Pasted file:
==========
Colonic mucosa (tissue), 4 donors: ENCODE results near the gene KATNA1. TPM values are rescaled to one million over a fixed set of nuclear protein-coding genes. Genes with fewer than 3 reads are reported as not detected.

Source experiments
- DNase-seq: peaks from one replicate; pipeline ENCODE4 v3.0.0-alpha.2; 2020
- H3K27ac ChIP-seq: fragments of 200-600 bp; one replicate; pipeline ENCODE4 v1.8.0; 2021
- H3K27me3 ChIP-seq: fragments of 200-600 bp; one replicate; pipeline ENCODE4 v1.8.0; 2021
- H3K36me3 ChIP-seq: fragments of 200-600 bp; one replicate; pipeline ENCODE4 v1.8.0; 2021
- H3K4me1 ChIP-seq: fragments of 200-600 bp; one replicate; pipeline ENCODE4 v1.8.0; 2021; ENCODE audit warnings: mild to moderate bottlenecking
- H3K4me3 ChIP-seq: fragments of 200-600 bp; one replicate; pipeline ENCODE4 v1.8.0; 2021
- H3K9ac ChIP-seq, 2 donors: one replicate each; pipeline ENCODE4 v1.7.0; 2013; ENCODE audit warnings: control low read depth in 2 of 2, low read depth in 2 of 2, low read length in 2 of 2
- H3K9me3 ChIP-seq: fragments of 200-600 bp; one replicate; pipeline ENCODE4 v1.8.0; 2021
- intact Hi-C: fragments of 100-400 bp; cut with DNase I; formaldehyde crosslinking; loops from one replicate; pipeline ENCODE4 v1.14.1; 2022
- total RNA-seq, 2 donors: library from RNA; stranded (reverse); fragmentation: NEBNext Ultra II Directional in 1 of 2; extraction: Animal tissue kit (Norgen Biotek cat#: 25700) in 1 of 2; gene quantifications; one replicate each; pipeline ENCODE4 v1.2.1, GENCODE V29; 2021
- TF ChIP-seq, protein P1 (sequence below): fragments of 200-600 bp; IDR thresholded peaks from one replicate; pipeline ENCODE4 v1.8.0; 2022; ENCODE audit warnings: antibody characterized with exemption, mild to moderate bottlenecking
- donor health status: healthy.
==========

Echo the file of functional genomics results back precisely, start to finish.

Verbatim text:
Colonic mucosa (tissue), 4 donors: ENCODE results near the gene KATNA1. TPM values are rescaled to one million over a fixed set of nuclear protein-coding genes. Genes with fewer than 3 reads are reported as not detected.

Source experiments
- DNase-seq: peaks from one replicate; pipeline ENCODE4 v3.0.0-alpha.2; 2020
- H3K27ac ChIP-seq: fragments of 200-600 bp; one replicate; pipeline ENCODE4 v1.8.0; 2021
- H3K27me3 ChIP-seq: fragments of 200-600 bp; one replicate; pipeline ENCODE4 v1.8.0; 2021
- H3K36me3 ChIP-seq: fragments of 200-600 bp; one replicate; pipeline ENCODE4 v1.8.0; 2021
- H3K4me1 ChIP-seq: fragments of 200-600 bp; one replicate; pipeline ENCODE4 v1.8.0; 2021; ENCODE audit warnings: mild to moderate bottlenecking
- H3K4me3 ChIP-seq: fragments of 200-600 bp; one replicate; pipeline ENCODE4 v1.8.0; 2021
- H3K9ac ChIP-seq, 2 donors: one replicate each; pipeline ENCODE4 v1.7.0; 2013; ENCODE audit warnings: control low read depth in 2 of 2, low read depth in 2 of 2, low read length in 2 of 2
- H3K9me3 ChIP-seq: fragments of 200-600 bp; one replicate; pipeline ENCODE4 v1.8.0; 2021
- intact Hi-C: fragments of 100-400 bp; cut with DNase I; formaldehyde crosslinking; loops from one replicate; pipeline ENCODE4 v1.14.1; 2022
- total RNA-seq, 2 donors: library from RNA; stranded (reverse); fragmentation: NEBNext Ultra II Directional in 1 of 2; extraction: Animal tissue kit (Norgen Biotek cat#: 25700) in 1 of 2; gene quantifications; one replicate each; pipeline ENCODE4 v1.2.1, GENCODE V29; 2021
- TF ChIP-seq, protein P1 (sequence below): fragments of 200-600 bp; IDR thresholded peaks from one replicate; pipeline ENCODE4 v1.8.0; 2022; ENCODE audit warnings: antibody characterized with exemption, mild to moderate bottlenecking
- donor health status: healthy.